Master of everything weird and wonderful, Tim Burton, returns to the big screen with a typically and delightfully bizarre story of extraordinary children and menacing monsters in Miss Peregrines' Home for Peculiar Children. Based on a popular book series of the same name, the director's unique visual style and playful sense of morbidity is present throughout the story and whilst there are a few hiccups in the film, it's still engaging and engaging enough to look past the cracks.

The story follows Jake Portman (Butterfield) whose close relationship to his grandfather, Abraham (Stamp), saw the young spend his days and nights listening to his grandfather's stories about a home for children with unique abilities called Miss Peregrine's Home for Peculiar Children where he spent most of his adolescence.

His grandfather's mind has been slipping lately, though, and Jake can't help but wonder whether any of the stories he was ever told were true or if they were just a way for him to deal with his traumas of the war. Things soon take a turn for the strange when Jake witnesses his grandfather dying at the hands of a monster no one else can see and in order to get to the bottom of the mystery - and at the same time acquire some much-needed closure - Jake decides to travel to Wales where supposedly one Miss Alma LeFay Peregrine (the wonderful Eva Green) and her group of peculiar children once lived.

Known for his distinctive storytelling voice, Tim Burton takes his time in building the world surrounding the story and its unusual group of characters, whose magical powers and irreplaceable bond serve as the centrepiece of the film. Offering plenty of atmosphere and moments of visual awe along the way, it takes a while before any real action takes place and the villains - particularly Samuel L. Jackson as the malevolent monster named Barron who feeds his powers by eating the eyes of his victims – are introduced. While some might find the story's prolonged pace a little testy, the story is never boring with the writing ensuring that the carefully laid out introductions of Miss. Peregrine - wonderfully captured by the always magnificent Eva Green - and her unique group of children, is kept captivating and stimulating all the same.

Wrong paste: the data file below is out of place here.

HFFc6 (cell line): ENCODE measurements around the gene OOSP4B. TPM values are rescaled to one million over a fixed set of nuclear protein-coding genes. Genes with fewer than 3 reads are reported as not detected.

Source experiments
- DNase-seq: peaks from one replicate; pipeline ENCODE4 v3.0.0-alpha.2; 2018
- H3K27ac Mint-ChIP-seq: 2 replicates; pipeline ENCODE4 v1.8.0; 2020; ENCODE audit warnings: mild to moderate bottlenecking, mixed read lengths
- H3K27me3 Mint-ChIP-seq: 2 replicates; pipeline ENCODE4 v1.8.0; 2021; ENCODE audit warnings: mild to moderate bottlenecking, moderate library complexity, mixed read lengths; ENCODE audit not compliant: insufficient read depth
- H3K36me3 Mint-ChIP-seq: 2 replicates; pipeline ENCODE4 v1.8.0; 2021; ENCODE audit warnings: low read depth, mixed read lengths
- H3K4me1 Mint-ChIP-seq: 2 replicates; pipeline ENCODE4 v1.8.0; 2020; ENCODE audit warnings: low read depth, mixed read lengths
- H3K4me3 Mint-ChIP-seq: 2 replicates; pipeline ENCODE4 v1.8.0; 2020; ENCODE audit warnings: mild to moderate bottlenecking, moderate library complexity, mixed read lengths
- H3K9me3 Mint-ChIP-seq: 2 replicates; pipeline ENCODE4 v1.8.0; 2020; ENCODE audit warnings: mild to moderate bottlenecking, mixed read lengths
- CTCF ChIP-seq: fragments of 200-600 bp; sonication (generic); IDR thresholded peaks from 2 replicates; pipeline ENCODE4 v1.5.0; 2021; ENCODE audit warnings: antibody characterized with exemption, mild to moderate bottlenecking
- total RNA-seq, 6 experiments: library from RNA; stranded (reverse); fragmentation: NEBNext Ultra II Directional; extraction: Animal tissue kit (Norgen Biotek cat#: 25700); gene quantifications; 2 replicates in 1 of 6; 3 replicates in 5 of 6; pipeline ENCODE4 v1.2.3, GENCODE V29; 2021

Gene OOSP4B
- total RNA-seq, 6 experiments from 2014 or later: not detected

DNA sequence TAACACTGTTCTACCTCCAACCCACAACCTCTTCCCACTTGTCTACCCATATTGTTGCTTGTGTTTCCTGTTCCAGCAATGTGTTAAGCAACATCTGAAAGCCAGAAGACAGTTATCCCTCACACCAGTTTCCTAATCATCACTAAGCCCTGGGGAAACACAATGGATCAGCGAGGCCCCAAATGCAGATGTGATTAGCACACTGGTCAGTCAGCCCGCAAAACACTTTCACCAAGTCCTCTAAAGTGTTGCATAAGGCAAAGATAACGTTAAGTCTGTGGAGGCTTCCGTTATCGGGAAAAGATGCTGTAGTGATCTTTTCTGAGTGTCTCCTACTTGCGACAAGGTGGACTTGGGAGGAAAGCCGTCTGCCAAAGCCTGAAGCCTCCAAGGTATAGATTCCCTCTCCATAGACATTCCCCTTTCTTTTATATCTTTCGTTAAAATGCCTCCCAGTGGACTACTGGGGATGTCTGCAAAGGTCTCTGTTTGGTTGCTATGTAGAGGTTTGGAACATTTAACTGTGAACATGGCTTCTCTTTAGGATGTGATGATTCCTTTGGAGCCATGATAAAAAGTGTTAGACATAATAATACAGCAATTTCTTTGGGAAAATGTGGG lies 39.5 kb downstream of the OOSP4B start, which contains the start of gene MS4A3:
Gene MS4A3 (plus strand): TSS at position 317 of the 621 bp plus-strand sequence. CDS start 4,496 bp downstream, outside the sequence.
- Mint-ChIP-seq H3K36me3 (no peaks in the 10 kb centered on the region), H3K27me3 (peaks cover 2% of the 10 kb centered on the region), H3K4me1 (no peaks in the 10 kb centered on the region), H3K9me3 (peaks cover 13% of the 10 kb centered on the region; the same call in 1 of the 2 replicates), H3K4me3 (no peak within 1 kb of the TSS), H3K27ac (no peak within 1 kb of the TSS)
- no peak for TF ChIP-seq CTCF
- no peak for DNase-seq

Unfortunately, where the story scores a little low is on the action front which at times feels a little unimaginative, lacking the urgency and the visual flair of the film's quieter moments. Performance wise, Butterfield proves to be a reliable young lead, but the movie belongs to Ella Purnell who plays Emma Bloom; a strangely beautiful teenage girl who has to wear heavy iron shoes in order not to float away. Her peculiarity and overall innocence about the world surrounding her offers plenty of touching moments.

Quirky, unusual and delightfully creepy, Miss Peregrine's Home for Peculiar Children is a fun watch and, undoubtedly, a wonderful addition to Burton's already magnificent repertoire.